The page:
That being said, I cannot believe the narration of this book. I don't blame O'Donnell as much as I blame Brick Shop Audio. I'm sure O'Donnell has talent but her talent didn't match up with the tone of this book. O'Donnell has a voice that would be more suited to melodrama and possibly something like a self help book. Her voice is a bit hoarse and choppy and her delivery is a bit whiny. It isn't best used in a techno thriller. Additionally, some of the selections she used for voices were downright comical. The two "gangsters" were given voices that you would hear in a Bugs Bunny Cartoon. I eventually gave up because I was unable to focus on the story. It was during a part with the two gangsters, ("Yeah see, we got a book here see and we're going to read it see").
The story isn't bad and has promise but if I have to stop listening to a book, the overall rating has to be the lowest possible score. Too bad, I was looking forward to completing the trilogy. Maybe I will actually read the book.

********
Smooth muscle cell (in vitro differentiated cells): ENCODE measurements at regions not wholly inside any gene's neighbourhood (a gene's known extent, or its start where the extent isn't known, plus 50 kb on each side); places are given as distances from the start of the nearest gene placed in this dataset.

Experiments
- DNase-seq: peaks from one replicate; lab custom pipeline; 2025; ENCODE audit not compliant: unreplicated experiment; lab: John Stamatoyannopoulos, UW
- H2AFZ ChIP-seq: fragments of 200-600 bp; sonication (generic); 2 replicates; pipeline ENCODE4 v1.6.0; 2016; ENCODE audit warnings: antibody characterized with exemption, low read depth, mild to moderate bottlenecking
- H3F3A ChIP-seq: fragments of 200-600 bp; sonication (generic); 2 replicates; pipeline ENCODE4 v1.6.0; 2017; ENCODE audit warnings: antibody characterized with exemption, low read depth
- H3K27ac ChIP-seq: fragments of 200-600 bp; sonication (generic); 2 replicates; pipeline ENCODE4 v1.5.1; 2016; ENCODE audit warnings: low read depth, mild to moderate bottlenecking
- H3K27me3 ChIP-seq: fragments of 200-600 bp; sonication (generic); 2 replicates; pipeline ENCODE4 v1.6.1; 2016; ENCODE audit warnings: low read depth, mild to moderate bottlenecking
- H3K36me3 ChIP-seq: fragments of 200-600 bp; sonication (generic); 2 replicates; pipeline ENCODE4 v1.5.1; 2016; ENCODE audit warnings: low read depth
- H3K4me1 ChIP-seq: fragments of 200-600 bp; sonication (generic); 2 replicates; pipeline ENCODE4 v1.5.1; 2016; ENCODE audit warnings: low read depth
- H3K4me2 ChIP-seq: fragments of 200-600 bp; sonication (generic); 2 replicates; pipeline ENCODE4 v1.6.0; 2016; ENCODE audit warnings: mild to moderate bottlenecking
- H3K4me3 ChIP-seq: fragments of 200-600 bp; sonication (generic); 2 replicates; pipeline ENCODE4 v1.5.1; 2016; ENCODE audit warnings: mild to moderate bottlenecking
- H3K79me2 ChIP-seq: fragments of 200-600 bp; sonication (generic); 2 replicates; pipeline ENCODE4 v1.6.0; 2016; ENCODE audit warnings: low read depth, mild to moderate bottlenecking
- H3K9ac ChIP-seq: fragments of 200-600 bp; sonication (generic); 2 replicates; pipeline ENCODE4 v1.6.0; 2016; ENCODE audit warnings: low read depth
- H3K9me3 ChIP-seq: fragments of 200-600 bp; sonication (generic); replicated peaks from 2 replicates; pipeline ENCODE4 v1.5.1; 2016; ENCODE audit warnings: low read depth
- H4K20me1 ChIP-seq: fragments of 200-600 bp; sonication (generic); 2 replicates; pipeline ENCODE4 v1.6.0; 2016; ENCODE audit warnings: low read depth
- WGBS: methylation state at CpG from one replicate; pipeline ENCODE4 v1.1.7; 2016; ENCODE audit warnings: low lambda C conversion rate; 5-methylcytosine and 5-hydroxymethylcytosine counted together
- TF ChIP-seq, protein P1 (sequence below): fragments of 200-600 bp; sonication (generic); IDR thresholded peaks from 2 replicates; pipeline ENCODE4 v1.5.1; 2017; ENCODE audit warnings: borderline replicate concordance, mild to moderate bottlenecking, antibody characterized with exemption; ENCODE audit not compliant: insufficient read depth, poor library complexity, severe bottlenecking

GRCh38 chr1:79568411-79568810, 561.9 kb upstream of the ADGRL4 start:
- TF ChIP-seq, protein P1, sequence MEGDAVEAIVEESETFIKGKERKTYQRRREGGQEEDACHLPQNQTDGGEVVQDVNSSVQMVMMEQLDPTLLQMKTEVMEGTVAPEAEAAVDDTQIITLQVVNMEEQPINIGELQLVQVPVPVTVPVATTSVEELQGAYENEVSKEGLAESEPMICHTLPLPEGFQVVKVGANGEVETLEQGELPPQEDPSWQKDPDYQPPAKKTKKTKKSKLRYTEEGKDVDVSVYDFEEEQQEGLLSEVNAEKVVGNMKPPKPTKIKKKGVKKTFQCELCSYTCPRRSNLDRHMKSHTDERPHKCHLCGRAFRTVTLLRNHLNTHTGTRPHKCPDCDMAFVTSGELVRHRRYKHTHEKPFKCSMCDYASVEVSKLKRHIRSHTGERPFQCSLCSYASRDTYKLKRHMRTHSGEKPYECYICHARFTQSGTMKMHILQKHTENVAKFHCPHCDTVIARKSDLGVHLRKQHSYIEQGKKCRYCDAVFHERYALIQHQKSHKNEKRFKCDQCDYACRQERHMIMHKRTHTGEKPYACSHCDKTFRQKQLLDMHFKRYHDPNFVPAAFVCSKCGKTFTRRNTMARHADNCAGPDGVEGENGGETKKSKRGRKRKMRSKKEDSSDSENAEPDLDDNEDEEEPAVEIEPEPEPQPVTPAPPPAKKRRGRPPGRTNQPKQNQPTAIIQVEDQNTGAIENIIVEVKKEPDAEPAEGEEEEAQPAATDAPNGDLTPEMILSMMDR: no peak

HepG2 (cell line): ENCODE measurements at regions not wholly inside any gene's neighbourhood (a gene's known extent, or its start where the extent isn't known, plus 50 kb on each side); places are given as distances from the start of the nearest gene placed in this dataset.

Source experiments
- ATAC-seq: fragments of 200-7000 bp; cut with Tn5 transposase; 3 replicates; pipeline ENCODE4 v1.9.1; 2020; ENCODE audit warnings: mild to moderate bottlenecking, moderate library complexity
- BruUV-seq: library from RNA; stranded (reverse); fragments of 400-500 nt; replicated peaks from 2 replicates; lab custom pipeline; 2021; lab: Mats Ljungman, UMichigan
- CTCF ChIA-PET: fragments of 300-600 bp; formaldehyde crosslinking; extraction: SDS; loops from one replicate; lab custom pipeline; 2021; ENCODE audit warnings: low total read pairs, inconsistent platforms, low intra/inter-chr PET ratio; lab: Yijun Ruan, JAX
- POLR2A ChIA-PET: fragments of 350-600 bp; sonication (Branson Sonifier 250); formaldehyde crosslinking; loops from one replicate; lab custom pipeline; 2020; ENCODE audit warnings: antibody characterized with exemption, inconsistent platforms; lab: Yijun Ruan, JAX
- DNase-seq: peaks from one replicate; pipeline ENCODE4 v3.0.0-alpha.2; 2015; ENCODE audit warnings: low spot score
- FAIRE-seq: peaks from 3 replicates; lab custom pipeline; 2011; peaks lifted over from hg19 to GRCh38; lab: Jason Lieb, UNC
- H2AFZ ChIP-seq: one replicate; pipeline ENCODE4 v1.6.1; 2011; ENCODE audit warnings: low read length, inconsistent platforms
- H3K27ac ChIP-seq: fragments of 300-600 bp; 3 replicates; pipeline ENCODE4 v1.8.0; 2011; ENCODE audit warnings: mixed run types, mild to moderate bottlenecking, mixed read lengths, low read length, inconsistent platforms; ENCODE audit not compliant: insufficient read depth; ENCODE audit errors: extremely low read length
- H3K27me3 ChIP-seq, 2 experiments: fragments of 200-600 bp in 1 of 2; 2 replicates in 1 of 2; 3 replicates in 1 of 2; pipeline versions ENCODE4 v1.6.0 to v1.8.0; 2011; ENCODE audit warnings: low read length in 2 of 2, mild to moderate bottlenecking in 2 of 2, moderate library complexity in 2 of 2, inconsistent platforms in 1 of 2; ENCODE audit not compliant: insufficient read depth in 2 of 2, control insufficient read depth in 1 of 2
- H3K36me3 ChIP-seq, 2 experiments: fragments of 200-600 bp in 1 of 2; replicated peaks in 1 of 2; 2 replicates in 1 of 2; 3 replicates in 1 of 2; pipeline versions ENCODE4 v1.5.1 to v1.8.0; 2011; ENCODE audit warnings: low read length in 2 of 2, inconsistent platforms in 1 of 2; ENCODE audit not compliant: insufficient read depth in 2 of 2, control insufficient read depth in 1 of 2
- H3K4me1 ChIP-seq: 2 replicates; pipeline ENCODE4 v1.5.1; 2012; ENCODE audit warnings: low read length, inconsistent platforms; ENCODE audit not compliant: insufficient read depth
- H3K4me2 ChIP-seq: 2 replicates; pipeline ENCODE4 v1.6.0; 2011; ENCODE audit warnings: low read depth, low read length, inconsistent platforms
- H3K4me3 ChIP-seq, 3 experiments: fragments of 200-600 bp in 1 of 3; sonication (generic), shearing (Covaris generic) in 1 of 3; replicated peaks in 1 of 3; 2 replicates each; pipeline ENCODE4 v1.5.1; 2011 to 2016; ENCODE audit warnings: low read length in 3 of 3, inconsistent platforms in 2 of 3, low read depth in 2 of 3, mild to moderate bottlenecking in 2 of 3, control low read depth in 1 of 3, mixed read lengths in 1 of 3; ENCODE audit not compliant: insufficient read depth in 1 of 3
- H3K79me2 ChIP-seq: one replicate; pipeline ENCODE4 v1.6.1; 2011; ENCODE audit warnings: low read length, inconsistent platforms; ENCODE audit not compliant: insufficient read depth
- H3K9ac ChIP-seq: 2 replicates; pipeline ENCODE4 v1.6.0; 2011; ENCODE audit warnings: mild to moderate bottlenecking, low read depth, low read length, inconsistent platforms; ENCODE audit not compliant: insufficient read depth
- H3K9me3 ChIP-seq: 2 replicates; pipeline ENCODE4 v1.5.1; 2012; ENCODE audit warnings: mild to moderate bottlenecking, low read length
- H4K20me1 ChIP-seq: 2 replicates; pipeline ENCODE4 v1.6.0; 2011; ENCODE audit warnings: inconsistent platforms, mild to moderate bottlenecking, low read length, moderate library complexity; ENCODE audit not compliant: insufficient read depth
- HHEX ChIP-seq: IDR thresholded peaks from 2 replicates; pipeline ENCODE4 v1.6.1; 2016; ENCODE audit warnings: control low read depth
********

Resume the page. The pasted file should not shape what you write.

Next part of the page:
It would depend on the friend, but likely not. I found the technical fudging irritating (think Matrix level of fudging for how computers and networks work) but I loved The Matrix, so I can't say that's the reason why not.It was a combination of the writing and the voice acting. I feel like this write and this voice actor were not a good pair on this book. The writer wrote in characters I felt the actor was not able to portray even slightly believably, but it's not all on the voice actor. I found quite a few aspects of the story to be written in ways that made me roll my eyes. (I'm looking at you Slim and Tony, two gangsters from Stereotype Academy)